Saturday, February 6, 2016

Just two months ago, I discovered the magical place that is Hobby Lobby. Remember when people were trying to boycott Hobby Lobby? Well without getting into opinions and fighting words, I just have to say I'm glad that fell through because Hobby Lobby is the shit. 50% off frames and wall decor? YES, please! Ceramic faux taxidermy? Give it all to me! Lots of stress because you want everything and you only have ONE 40% off coupon? #Accurate. Let's just say that Hobby Lobby has become as toxic to a woman's wallet and her personal relationships as Target.

So I was at Hobby Lobby yesterday and I was waiting in line. They are having a huge home accents sale, so people were crowding the place. I was waiting in line and in front of me was this really put together mom. She reminded me of my favorite mom, and that is my mom so I was really admiring her, and at her feet was her EXTREMELY well-behaved son. (This is the highest compliment I could give someone because there are A LOT of wannabe-famous mormons at Hobby Lobby and a lot of their sons and daughters are tiny little terrors dressed in baby moccasins.) But not this little guy. He had on a nerdy little polo shirt with brown, scuffed laced shoes. His pants were those cute cargo ones that your dad might wear, only they were little kid size. He was adorable, and I really loved that his mom didn't care about him being dressed in baby moccasins, because baby clothes are pricy and that baby was going to learn to love hand-me-downs. Did I just ramble about baby mocs? Yes, yes I did. Anyway,  so I was really into watching this kid because he was not only cute, but he had a great vocabulary and he was very obedient to his mom with her pretty hair and put together aura. And it was really helping me not turn around and tell the two moms behind me to stop railing on their eyelash extension girl for not being able to fit them in.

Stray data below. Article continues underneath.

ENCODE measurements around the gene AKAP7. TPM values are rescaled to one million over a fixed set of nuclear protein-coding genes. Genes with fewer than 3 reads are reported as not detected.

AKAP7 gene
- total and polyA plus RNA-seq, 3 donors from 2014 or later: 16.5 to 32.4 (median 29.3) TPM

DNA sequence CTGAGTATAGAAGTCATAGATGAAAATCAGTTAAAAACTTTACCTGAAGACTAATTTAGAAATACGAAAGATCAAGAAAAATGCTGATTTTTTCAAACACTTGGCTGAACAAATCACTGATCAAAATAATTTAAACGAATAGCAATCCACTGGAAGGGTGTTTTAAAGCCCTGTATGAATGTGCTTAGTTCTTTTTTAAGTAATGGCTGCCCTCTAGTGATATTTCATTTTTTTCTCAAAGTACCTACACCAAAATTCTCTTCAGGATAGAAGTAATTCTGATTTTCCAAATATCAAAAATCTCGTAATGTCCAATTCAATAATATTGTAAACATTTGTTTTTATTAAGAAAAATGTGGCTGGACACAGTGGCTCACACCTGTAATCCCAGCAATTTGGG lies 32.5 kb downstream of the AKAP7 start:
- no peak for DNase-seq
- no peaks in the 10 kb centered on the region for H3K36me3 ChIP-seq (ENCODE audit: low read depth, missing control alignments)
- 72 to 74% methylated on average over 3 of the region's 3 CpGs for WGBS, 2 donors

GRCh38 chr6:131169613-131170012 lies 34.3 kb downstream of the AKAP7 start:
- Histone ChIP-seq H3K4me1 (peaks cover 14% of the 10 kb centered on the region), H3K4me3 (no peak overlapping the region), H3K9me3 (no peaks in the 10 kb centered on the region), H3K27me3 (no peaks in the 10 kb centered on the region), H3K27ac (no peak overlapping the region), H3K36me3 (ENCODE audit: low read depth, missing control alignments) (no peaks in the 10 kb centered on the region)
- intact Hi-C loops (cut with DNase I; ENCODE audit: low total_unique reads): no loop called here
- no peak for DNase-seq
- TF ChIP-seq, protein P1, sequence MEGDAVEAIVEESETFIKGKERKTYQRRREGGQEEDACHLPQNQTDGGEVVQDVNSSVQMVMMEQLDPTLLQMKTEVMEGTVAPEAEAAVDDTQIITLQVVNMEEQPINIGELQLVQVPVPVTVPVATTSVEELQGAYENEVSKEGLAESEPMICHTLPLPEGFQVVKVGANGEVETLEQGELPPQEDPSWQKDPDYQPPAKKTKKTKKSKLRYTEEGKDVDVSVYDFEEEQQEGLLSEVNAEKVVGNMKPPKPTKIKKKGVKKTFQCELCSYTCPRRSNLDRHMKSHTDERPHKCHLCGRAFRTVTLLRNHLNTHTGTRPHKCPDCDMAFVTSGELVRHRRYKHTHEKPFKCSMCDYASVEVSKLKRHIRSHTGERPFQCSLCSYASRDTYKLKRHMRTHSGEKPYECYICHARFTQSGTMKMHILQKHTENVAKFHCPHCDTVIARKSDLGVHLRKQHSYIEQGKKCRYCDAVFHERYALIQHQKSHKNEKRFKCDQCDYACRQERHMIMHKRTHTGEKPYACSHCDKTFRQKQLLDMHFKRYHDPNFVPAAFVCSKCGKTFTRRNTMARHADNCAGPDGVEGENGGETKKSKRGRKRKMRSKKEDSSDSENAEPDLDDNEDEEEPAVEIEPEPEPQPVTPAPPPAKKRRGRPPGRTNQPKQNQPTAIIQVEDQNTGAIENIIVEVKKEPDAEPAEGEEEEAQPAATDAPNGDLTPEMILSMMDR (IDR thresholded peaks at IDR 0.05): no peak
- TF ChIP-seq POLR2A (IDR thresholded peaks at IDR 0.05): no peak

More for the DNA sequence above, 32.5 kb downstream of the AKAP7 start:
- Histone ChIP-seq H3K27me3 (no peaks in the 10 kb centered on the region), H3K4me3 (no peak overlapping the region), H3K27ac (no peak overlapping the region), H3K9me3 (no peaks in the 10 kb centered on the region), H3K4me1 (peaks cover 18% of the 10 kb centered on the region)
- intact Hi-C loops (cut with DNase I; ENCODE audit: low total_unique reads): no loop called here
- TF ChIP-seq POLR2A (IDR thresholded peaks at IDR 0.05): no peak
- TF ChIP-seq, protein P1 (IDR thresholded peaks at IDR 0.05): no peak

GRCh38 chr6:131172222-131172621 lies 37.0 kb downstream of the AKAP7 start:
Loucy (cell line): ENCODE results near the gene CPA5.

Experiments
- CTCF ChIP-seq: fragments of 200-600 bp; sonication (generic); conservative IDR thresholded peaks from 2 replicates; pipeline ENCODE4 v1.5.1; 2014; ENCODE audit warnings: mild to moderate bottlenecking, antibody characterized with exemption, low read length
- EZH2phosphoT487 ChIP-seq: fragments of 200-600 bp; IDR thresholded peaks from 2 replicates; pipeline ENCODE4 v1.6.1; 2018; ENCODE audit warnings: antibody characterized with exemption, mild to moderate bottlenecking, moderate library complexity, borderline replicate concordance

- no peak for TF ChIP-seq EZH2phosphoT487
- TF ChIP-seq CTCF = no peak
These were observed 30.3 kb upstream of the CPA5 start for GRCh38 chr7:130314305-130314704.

And I was able to witness the sweetest thing. It was a "faith in humanity restored" moment. The little boy, who didn't wander to far from his mom, but was very eager to stay close to help her and ask questions about different items in the store and in her cart, he wandered over to those things I like to call "last minute temptations." You know, those cash register line stands filled with sour candy, chocolate, yarn, buttons, magnets, pokemon cards, mini toys that are a choking hazard, 3M hooks, twine and washi tape, and for some reason you find yourself needing a pack of pokemon cards because maybe, just maybe there will be a holographic charzard in there.

He was poking around in those last minute temptations and he reached for a bag of marbles. It was the prettiest bag of marbles you could ever see. Marbles of every color. Marbles of every size. Marbles straight out of those old movies that your mom taught you to love. The most beautiful bag of marbles your eyes could behold. His eyes became wide with wonder and awe. He clutched the bag and looked side to side. He looked up at me and then quickly looked away (little kid embarassment is the cutest thing ever). He looked down at the floor. Back at the marbles. I could tell his mind was whirling around and he was trying to find the words to say.

Would he gather the courage to ask his mom? Or would he place the bag back down? Would he hold the bag close and slowly inch his way back over, maybe just maybe catching his mother's eye and gaining her seal of approval? Would he loudly play with them to get his mom's attention? How would he react if his mom said no? Would he throw a fit like the other kids around him? Would he smile and say, that's okay mom, I don't need them? Or would he shed tears over that beautiful bag and would those tears create a revolution inside of me and make me buy that bag for him?

I saw all of this run through this child's mind. I even saw him make a decision.

He stood straight up, the marbles grasped firmly in his hand and he marched over to his mom. But not a cocky march, like a "I know what i'm going to do" march. He stopped right in front of his mom, held the marbles up and looked her straight in the eye.